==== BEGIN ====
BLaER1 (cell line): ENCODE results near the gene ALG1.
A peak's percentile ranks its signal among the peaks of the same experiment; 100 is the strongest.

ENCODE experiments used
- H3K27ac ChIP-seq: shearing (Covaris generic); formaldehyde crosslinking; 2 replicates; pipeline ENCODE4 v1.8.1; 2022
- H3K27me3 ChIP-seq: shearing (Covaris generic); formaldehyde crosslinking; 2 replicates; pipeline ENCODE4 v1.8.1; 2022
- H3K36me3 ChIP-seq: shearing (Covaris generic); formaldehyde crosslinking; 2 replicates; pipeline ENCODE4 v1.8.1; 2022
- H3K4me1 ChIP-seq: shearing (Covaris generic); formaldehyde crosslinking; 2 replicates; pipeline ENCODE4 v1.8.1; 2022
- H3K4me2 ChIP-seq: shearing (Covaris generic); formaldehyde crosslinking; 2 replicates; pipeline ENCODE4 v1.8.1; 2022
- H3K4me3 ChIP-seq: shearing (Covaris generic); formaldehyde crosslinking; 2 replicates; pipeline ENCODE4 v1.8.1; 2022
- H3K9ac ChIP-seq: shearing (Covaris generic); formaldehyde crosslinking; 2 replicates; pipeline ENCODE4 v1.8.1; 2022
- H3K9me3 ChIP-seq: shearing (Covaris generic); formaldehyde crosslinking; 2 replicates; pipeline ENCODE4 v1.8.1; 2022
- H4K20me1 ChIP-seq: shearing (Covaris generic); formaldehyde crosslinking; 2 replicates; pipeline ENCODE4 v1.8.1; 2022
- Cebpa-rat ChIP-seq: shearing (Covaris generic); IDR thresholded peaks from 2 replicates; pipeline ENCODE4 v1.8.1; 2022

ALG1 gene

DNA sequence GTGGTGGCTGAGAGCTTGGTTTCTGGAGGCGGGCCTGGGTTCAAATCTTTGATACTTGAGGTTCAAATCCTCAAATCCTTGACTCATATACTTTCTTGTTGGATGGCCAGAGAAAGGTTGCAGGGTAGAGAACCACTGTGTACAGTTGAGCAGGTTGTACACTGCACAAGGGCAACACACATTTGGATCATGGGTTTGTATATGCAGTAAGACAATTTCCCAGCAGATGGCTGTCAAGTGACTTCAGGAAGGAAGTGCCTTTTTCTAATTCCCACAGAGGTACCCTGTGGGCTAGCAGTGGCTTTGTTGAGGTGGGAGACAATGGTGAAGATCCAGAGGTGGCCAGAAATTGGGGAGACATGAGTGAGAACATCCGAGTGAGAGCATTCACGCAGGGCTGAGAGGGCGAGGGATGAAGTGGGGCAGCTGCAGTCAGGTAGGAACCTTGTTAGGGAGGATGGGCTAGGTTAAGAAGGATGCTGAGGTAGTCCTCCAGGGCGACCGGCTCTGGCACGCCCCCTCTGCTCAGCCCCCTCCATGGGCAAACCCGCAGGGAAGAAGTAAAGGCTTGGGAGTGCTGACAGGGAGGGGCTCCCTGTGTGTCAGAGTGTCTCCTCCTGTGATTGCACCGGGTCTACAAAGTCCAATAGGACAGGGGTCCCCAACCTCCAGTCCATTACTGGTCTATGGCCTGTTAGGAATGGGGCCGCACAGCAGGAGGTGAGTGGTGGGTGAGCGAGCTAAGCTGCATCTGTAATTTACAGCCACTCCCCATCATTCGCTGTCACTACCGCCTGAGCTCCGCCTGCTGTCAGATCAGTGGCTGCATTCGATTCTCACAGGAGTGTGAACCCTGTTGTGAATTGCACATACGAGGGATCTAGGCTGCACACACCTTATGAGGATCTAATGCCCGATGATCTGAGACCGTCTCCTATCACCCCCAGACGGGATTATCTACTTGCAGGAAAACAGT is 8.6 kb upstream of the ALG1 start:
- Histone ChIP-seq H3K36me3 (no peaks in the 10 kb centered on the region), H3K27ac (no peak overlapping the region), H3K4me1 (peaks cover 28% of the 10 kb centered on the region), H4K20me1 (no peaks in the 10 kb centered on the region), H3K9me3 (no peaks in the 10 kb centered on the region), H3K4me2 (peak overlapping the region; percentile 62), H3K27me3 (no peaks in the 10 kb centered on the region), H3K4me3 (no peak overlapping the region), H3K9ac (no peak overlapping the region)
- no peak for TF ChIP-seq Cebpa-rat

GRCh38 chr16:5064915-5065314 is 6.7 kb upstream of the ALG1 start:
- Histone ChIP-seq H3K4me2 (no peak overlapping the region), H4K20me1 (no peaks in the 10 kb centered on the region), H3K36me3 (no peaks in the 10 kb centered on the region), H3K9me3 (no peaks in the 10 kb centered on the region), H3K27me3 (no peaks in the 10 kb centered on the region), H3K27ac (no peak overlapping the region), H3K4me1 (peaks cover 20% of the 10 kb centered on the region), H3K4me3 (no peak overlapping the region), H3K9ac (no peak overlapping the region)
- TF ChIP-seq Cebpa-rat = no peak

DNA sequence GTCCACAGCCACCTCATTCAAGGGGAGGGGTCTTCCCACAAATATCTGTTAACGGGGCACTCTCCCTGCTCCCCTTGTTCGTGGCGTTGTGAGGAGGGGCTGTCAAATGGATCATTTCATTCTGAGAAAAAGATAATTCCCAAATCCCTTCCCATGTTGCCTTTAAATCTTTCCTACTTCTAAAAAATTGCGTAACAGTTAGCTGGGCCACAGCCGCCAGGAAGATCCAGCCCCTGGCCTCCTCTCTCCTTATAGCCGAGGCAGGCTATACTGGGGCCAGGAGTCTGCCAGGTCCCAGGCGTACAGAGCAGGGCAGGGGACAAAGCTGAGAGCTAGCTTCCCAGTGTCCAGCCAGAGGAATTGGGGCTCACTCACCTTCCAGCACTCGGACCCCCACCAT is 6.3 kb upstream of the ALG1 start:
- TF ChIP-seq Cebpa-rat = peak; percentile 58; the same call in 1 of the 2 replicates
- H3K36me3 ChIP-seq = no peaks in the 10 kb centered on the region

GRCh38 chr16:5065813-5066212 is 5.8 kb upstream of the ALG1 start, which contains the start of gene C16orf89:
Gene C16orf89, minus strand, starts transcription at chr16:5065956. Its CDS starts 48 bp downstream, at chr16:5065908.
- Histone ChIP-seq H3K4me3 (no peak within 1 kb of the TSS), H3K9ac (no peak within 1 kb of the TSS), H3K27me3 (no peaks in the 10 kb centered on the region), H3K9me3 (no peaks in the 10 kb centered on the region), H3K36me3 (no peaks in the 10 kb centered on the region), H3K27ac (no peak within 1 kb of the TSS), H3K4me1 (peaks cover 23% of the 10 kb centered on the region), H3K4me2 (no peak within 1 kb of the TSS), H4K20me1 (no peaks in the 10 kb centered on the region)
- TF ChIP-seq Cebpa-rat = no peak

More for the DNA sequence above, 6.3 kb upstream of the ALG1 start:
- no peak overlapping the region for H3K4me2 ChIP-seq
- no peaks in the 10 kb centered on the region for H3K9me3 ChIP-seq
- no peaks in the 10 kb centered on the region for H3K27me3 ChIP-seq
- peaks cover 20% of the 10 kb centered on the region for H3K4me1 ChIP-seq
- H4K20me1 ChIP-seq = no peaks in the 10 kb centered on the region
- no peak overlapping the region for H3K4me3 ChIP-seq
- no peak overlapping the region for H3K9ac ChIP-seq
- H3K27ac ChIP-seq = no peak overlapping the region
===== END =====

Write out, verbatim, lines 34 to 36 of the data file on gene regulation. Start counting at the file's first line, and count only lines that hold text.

- no peak overlapping the region for H3K4me3 ChIP-seq
- no peak overlapping the region for H3K9ac ChIP-seq
- H3K27ac ChIP-seq = no peak overlapping the region